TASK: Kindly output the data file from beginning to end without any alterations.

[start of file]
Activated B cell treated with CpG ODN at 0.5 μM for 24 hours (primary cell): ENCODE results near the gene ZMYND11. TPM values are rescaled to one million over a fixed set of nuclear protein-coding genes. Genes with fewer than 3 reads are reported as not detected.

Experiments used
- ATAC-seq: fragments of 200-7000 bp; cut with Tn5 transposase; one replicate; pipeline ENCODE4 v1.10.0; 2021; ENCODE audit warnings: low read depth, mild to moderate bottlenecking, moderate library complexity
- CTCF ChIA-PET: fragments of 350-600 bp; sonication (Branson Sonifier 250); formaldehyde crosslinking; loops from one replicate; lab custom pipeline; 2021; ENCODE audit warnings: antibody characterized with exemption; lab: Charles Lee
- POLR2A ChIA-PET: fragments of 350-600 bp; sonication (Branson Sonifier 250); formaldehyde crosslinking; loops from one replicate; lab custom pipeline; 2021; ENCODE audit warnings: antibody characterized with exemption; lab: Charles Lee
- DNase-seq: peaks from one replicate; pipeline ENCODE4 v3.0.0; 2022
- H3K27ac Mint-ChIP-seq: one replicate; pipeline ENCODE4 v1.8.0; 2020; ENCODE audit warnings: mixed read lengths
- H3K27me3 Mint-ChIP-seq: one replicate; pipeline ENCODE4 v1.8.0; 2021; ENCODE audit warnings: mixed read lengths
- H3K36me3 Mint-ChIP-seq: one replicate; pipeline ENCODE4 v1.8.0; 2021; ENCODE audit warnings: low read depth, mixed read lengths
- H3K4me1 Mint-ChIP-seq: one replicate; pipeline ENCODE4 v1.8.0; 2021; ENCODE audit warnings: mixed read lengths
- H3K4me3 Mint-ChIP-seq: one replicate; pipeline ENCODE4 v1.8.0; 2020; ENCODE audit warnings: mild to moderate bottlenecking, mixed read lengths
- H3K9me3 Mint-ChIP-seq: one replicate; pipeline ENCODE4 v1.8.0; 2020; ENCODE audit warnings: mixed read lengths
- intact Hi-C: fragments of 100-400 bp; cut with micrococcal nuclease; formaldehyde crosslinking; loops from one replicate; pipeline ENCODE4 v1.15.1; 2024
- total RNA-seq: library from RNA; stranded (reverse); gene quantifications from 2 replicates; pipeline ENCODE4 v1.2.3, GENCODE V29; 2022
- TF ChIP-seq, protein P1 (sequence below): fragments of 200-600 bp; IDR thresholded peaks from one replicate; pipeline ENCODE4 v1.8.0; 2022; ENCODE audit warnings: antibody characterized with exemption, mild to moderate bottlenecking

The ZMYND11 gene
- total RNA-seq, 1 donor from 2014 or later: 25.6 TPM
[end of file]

Activated B cell treated with CpG ODN at 0.5 μM for 24 hours (primary cell): ENCODE results near the gene ZMYND11. TPM values are rescaled to one million over a fixed set of nuclear protein-coding genes. Genes with fewer than 3 reads are reported as not detected.

Experiments used
- ATAC-seq: fragments of 200-7000 bp; cut with Tn5 transposase; one replicate; pipeline ENCODE4 v1.10.0; 2021; ENCODE audit warnings: low read depth, mild to moderate bottlenecking, moderate library complexity
- CTCF ChIA-PET: fragments of 350-600 bp; sonication (Branson Sonifier 250); formaldehyde crosslinking; loops from one replicate; lab custom pipeline; 2021; ENCODE audit warnings: antibody characterized with exemption; lab: Charles Lee
- POLR2A ChIA-PET: fragments of 350-600 bp; sonication (Branson Sonifier 250); formaldehyde crosslinking; loops from one replicate; lab custom pipeline; 2021; ENCODE audit warnings: antibody characterized with exemption; lab: Charles Lee
- DNase-seq: peaks from one replicate; pipeline ENCODE4 v3.0.0; 2022
- H3K27ac Mint-ChIP-seq: one replicate; pipeline ENCODE4 v1.8.0; 2020; ENCODE audit warnings: mixed read lengths
- H3K27me3 Mint-ChIP-seq: one replicate; pipeline ENCODE4 v1.8.0; 2021; ENCODE audit warnings: mixed read lengths
- H3K36me3 Mint-ChIP-seq: one replicate; pipeline ENCODE4 v1.8.0; 2021; ENCODE audit warnings: low read depth, mixed read lengths
- H3K4me1 Mint-ChIP-seq: one replicate; pipeline ENCODE4 v1.8.0; 2021; ENCODE audit warnings: mixed read lengths
- H3K4me3 Mint-ChIP-seq: one replicate; pipeline ENCODE4 v1.8.0; 2020; ENCODE audit warnings: mild to moderate bottlenecking, mixed read lengths
- H3K9me3 Mint-ChIP-seq: one replicate; pipeline ENCODE4 v1.8.0; 2020; ENCODE audit warnings: mixed read lengths
- intact Hi-C: fragments of 100-400 bp; cut with micrococcal nuclease; formaldehyde crosslinking; loops from one replicate; pipeline ENCODE4 v1.15.1; 2024
- total RNA-seq: library from RNA; stranded (reverse); gene quantifications from 2 replicates; pipeline ENCODE4 v1.2.3, GENCODE V29; 2022
- TF ChIP-seq, protein P1 (sequence below): fragments of 200-600 bp; IDR thresholded peaks from one replicate; pipeline ENCODE4 v1.8.0; 2022; ENCODE audit warnings: antibody characterized with exemption, mild to moderate bottlenecking

The ZMYND11 gene
- total RNA-seq, 1 donor from 2014 or later: 25.6 TPM